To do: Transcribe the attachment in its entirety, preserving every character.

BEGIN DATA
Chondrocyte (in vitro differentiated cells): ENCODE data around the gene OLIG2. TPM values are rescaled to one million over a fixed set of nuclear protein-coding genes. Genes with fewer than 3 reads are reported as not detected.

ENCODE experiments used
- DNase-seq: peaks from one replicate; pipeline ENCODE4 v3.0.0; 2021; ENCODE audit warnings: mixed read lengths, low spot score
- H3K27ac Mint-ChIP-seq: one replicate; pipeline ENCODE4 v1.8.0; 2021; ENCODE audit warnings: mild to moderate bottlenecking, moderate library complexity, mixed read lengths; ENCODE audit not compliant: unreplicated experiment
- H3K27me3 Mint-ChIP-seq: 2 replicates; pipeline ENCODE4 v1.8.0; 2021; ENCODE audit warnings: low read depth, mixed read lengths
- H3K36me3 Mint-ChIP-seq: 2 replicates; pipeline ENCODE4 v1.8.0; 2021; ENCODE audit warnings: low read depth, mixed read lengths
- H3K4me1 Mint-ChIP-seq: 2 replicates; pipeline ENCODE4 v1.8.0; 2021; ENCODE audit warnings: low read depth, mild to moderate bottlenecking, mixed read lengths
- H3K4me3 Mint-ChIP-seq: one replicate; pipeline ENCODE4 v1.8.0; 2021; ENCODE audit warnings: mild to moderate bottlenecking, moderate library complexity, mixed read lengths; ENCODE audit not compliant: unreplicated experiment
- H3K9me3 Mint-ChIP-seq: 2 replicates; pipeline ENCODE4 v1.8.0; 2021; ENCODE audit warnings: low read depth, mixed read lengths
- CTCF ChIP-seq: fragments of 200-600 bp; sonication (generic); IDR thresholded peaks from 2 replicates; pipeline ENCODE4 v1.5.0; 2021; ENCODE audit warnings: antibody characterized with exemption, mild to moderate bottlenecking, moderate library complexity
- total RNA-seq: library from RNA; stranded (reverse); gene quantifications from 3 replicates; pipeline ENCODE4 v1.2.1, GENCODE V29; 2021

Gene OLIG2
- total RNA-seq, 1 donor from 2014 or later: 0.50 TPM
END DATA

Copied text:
Chondrocyte (in vitro differentiated cells): ENCODE data around the gene OLIG2. TPM values are rescaled to one million over a fixed set of nuclear protein-coding genes. Genes with fewer than 3 reads are reported as not detected.

ENCODE experiments used
- DNase-seq: peaks from one replicate; pipeline ENCODE4 v3.0.0; 2021; ENCODE audit warnings: mixed read lengths, low spot score
- H3K27ac Mint-ChIP-seq: one replicate; pipeline ENCODE4 v1.8.0; 2021; ENCODE audit warnings: mild to moderate bottlenecking, moderate library complexity, mixed read lengths; ENCODE audit not compliant: unreplicated experiment
- H3K27me3 Mint-ChIP-seq: 2 replicates; pipeline ENCODE4 v1.8.0; 2021; ENCODE audit warnings: low read depth, mixed read lengths
- H3K36me3 Mint-ChIP-seq: 2 replicates; pipeline ENCODE4 v1.8.0; 2021; ENCODE audit warnings: low read depth, mixed read lengths
- H3K4me1 Mint-ChIP-seq: 2 replicates; pipeline ENCODE4 v1.8.0; 2021; ENCODE audit warnings: low read depth, mild to moderate bottlenecking, mixed read lengths
- H3K4me3 Mint-ChIP-seq: one replicate; pipeline ENCODE4 v1.8.0; 2021; ENCODE audit warnings: mild to moderate bottlenecking, moderate library complexity, mixed read lengths; ENCODE audit not compliant: unreplicated experiment
- H3K9me3 Mint-ChIP-seq: 2 replicates; pipeline ENCODE4 v1.8.0; 2021; ENCODE audit warnings: low read depth, mixed read lengths
- CTCF ChIP-seq: fragments of 200-600 bp; sonication (generic); IDR thresholded peaks from 2 replicates; pipeline ENCODE4 v1.5.0; 2021; ENCODE audit warnings: antibody characterized with exemption, mild to moderate bottlenecking, moderate library complexity
- total RNA-seq: library from RNA; stranded (reverse); gene quantifications from 3 replicates; pipeline ENCODE4 v1.2.1, GENCODE V29; 2021

Gene OLIG2
- total RNA-seq, 1 donor from 2014 or later: 0.50 TPM